The new results suggest that the sophisticated and powerful Minoan civilization (featured in the legend of Theseus and the Minotaur) and several other pre-Homeric civilizations arose about a century earlier and lasted for longer than previously thought. read more…

After being ensconced for millions of years in the heart of a South African cave, the most complete hominid fossil found to date is finally seeing the light of day … or almost. A cast of Little Foot, a fossil with both ape-like and human features, was unveiled last week at an interactive museum at Maropeng, near the Sterkfontein caves where it was found, effectively bringing it closer to an eager public.

Another cast will be displayed at New York’s natural history museum and a third is already there for all to see at the Sterkfontein caves.

Little Foot generated huge excitement when it was found in the 1990s at the Sterkfontein caves north of Johannesburg as it was first dated to between 3.0 and 3.5 million-years-old. read more…

The Origins of Halloween

October 31, 2006

Halloween’s origins date back to the ancient Celtic festival of Samhain (pronounced sow-in).

The Celts, who lived 2,000 years ago in the area that is now Ireland, the United Kingdom, and northern France, celebrated their new year on November 1. This day marked the end of summer and the harvest and the beginning of the dark, cold winter, a time of year that was often associated with human death. Celts believed that on the night before the new year, the boundary between the worlds of the living and the dead became blurred. On the night of October 31, they celebrated Samhain, when it was believed that the ghosts of the dead returned to earth. In addition to causing trouble and damaging crops, Celts thought that the presence of the otherworldly spirits made it easier for the Druids, or Celtic priests, to make predictions about the future. For a people entirely dependent on the volatile natural world, these prophecies were an important source of comfort and direction during the long, dark winter. Read the rest of this entry »

CAIRO (Reuters) – Statues weighing up to five tonnes and thought to be of one of ancient Egypt’s greatest pharaohs, Ramses II, have been found northeast of Cairo, Egypt’s Supreme Antiquities Council said in a statement on Sunday.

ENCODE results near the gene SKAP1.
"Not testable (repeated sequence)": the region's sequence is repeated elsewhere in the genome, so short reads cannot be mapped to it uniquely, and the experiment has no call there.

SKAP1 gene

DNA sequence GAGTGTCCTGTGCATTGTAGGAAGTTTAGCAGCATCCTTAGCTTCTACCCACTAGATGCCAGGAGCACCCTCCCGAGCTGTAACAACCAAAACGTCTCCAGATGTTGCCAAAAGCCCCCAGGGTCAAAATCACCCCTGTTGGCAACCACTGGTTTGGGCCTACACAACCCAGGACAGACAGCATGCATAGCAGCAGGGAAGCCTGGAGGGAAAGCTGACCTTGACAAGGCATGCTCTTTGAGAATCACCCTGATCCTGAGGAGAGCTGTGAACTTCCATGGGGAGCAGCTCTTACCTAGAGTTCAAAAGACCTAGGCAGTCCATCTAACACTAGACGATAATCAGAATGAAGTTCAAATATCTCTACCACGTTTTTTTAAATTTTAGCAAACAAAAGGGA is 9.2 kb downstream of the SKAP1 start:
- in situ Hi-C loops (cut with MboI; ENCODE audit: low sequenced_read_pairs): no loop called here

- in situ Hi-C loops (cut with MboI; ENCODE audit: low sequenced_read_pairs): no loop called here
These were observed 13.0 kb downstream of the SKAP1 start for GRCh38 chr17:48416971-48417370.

Ramses II ruled Egypt from 1304 to 1237 BC, and presided over an era of great military expansion, erecting statues and temples to himself all over Egypt. He is traditionally believed to be the pharaoh mentioned in the biblical story of Moses.

“Many parts of red granite statues were found, the most important of which had features close to Ramses II … The statue needs some restoration and weighs between four and five tonnes,” the statement quoted the Council’s Zahi Hawass as saying.

A royal head weighing two to three tonnes and a seated 5.1 meter (16.7 foot) statue were also found, with cartouches, or royal name signs, of Ramses II on the side of the seated statue.

The discoveries were made at a sun temple northeast of Cairo in ancient Heliopolis, a region known in ancient times for sun worship and where the Council says a calendar based on the solar year was invented. Source: Yahoo

It was a time when giants roamed the earth. Giants like the palaeeudyptes, a 1.5m-high penguin – the 40 million-year-old remains of which have been found near Kawhia, an hour’s drive south of Hamilton.

The remains of this giant bird were found last month by Tony Lorimer who stumbled across the find while on a trip escorting the Hamilton junior naturalists club.

Dwarfing the huge emperor penguin, the palaeeudyptes would have cut an imposing figure across the Waikato landscape.

It seems to have died on the foreshore and sunk into the mud at a time when much of the area was just small low-lying islands.

“Two of us were walking along when we almost banged heads going for a look and realised they were bones,” Mr Lorimer said.

Ewan Fordyce, associate professor of paleontology at Otago University, said the find was extremely significant.

The bones may now become the showpiece of a small museum run by the Hamilton junior naturalists club. But Alan Tennyson, curator of fossils at Te Papa, said the fossil was a national treasure and should be somewhere where it could be appreciated by everyone. NZ Herald

The British revisionist historian and Nazi apologist David Irving was today sentenced to three years in prison after he admitted denying the Holocaust.

An eight-member jury at a court in Vienna convicted Irving, 68, a few hours after it began its deliberations on the first day of his trial.

Irving had pleaded guilty to denying the Holocaust in two speeches on a visit to Austria in 1989, but said at the trial that he had later changed his views.

The speeches included a call for an end to the “gas chambers fairy tale”, and claims that Adolf Hitler had helped Europe’s Jews and that the Holocaust was a myth. Read the rest of this entry »